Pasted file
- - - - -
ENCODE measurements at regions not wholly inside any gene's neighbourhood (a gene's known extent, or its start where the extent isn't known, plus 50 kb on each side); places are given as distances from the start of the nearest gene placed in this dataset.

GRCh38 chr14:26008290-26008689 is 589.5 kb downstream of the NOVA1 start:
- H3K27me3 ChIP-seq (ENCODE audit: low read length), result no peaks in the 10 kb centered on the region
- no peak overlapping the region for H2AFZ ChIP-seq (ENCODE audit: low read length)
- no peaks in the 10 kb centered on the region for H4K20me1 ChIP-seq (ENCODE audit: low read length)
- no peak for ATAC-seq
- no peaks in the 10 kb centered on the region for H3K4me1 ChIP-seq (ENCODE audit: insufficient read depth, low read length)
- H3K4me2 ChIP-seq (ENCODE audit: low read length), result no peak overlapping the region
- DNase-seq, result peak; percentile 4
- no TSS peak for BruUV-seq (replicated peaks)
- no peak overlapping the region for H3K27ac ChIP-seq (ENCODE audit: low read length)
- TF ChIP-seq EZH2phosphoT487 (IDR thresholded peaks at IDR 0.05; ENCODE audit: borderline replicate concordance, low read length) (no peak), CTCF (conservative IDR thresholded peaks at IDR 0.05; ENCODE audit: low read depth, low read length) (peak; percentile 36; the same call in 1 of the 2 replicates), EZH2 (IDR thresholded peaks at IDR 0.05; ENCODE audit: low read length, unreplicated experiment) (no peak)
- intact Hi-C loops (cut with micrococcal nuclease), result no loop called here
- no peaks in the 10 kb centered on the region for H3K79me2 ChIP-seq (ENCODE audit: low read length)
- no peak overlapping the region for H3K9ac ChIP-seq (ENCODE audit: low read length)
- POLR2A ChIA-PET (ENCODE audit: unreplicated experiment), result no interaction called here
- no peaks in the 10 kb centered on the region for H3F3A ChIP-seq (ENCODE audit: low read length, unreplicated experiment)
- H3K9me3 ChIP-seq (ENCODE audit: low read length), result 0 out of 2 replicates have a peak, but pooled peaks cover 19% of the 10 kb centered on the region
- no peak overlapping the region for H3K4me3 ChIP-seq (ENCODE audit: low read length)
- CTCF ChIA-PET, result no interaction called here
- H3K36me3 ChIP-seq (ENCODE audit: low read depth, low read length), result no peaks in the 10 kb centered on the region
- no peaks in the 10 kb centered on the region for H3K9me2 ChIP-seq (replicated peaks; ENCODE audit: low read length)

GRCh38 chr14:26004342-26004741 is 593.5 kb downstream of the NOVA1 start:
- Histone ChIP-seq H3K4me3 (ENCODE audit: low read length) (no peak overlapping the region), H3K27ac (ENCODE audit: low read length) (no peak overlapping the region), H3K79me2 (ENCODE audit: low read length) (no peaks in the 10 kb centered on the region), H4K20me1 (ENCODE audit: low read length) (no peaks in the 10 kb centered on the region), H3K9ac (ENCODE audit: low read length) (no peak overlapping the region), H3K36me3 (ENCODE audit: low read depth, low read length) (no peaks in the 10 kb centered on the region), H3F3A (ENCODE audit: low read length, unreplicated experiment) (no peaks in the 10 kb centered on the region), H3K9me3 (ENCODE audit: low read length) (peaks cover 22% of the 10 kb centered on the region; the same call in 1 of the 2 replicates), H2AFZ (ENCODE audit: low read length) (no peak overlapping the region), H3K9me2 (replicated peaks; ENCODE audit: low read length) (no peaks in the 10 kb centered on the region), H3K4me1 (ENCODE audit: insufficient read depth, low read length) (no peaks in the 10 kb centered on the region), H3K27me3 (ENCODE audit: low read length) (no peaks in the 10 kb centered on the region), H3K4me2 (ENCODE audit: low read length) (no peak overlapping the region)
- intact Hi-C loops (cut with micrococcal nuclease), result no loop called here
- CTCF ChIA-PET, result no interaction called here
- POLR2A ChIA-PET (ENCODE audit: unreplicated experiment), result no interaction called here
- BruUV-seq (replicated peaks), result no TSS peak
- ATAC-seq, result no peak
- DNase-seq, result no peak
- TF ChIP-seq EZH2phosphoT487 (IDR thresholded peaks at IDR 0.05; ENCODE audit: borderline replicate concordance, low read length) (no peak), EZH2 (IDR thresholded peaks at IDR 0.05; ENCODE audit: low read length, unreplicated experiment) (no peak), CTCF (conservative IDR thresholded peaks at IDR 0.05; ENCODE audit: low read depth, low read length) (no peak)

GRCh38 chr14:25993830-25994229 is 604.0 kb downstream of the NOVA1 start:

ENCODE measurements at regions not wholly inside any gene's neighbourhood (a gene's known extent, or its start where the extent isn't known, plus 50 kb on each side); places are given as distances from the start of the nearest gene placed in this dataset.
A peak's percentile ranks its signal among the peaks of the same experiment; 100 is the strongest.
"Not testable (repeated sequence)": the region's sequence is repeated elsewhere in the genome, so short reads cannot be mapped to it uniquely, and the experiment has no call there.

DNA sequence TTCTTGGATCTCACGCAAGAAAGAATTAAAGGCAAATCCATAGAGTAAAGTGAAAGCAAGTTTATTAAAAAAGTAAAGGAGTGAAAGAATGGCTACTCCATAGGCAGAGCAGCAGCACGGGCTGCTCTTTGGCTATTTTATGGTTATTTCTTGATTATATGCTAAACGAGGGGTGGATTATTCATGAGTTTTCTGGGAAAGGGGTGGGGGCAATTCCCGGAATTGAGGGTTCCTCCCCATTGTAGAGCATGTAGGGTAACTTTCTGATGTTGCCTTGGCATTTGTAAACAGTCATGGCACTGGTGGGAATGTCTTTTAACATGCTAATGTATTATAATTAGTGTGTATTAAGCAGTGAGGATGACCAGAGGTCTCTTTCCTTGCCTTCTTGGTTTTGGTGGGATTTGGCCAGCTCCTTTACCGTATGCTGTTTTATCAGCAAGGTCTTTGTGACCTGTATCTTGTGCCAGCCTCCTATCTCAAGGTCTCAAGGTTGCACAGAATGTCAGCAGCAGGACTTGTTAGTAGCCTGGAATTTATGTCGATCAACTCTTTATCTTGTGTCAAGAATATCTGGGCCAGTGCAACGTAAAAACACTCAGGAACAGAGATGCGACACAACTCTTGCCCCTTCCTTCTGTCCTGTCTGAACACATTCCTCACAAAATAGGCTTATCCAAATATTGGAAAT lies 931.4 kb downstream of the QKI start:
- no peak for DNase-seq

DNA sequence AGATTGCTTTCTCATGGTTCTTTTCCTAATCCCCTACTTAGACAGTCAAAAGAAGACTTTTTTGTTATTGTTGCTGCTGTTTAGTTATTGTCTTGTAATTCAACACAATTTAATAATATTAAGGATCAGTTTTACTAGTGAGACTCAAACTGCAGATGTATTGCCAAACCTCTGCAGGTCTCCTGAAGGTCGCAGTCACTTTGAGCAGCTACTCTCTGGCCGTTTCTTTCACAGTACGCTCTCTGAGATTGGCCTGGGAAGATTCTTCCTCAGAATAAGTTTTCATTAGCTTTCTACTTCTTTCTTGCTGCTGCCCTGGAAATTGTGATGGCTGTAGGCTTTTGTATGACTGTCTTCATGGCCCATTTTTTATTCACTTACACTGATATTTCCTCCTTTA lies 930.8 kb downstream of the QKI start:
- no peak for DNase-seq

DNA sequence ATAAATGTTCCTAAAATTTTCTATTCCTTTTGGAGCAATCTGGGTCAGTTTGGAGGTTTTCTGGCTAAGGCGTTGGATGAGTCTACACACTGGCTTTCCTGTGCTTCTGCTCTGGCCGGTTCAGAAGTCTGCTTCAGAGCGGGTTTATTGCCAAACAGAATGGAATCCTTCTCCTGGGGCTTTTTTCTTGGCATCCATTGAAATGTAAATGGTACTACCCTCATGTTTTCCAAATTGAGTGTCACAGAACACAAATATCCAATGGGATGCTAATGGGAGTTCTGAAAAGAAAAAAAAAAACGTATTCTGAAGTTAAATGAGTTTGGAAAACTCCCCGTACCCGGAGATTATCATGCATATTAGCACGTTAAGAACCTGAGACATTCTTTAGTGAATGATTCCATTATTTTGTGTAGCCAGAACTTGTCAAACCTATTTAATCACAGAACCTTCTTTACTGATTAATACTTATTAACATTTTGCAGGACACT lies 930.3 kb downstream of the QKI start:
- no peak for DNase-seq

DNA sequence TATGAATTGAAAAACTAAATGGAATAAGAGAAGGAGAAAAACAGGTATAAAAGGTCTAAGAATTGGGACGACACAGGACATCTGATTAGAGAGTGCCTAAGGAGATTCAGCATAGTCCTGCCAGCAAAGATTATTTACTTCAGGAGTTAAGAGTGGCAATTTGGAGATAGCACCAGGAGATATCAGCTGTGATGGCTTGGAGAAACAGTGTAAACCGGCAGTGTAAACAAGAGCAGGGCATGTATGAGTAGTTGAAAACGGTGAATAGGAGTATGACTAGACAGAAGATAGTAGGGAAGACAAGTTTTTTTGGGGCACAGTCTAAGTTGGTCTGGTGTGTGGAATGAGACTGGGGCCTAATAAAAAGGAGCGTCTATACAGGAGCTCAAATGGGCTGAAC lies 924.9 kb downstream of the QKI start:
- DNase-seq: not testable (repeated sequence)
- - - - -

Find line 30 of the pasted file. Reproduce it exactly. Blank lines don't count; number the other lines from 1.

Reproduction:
- DNase-seq, result no peak